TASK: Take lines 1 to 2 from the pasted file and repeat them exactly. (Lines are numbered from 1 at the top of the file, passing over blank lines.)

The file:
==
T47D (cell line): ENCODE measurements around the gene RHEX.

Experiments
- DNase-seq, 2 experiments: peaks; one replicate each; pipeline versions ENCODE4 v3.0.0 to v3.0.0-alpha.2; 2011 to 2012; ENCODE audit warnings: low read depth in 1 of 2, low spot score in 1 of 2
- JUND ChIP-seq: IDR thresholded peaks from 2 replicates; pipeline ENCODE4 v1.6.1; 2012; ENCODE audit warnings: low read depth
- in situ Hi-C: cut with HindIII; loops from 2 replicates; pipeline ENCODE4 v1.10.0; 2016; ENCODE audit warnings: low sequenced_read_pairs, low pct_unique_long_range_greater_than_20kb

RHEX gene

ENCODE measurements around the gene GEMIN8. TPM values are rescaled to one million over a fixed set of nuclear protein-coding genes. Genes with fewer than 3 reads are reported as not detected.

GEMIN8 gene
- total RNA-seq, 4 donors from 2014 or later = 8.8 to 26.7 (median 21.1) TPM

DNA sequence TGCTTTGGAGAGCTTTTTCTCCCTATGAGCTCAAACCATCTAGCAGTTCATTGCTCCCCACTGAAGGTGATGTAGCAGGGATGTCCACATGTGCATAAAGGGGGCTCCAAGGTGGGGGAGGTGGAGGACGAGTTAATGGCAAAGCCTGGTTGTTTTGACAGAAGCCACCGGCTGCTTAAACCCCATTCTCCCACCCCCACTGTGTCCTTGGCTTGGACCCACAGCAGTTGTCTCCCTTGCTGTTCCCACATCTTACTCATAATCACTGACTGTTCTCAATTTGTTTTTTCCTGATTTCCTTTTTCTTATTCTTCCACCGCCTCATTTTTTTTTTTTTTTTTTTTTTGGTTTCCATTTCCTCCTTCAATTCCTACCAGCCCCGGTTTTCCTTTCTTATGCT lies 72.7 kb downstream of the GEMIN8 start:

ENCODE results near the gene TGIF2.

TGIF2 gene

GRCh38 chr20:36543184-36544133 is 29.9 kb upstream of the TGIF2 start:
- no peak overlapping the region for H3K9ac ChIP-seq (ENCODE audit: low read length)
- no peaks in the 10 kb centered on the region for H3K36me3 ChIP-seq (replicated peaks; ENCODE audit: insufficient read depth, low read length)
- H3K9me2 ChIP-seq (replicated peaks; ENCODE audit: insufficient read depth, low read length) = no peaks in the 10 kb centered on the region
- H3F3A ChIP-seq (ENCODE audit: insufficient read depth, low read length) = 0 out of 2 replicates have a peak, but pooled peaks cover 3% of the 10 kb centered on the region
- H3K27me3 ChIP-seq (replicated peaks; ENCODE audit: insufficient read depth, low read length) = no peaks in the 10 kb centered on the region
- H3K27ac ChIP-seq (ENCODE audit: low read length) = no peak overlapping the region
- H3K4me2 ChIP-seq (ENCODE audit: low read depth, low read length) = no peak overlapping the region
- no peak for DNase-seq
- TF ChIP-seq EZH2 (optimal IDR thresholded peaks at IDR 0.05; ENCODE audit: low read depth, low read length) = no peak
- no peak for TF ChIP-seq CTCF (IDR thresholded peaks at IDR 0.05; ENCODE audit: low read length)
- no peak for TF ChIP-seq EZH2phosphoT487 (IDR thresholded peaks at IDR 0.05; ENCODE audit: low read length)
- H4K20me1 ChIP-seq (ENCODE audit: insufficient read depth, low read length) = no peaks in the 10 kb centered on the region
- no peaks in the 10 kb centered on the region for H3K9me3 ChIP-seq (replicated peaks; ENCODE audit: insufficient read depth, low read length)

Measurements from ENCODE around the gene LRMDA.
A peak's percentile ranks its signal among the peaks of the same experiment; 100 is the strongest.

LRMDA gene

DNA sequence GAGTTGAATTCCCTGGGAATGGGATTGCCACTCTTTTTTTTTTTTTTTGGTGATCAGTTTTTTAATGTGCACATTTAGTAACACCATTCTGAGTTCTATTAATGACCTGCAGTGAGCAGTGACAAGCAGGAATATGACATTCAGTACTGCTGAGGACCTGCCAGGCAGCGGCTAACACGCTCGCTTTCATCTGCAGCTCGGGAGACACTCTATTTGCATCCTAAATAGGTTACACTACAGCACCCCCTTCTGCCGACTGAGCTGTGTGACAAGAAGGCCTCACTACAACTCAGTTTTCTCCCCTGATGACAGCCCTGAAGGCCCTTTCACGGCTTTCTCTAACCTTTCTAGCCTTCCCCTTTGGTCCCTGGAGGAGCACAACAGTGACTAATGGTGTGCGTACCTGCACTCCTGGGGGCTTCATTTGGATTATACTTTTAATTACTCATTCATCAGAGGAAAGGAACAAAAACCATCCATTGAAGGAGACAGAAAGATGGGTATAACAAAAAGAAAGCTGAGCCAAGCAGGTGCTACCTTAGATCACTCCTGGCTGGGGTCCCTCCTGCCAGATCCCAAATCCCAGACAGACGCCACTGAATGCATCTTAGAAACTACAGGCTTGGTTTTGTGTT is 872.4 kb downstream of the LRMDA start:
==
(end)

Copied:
T47D (cell line): ENCODE measurements around the gene RHEX.

Experiments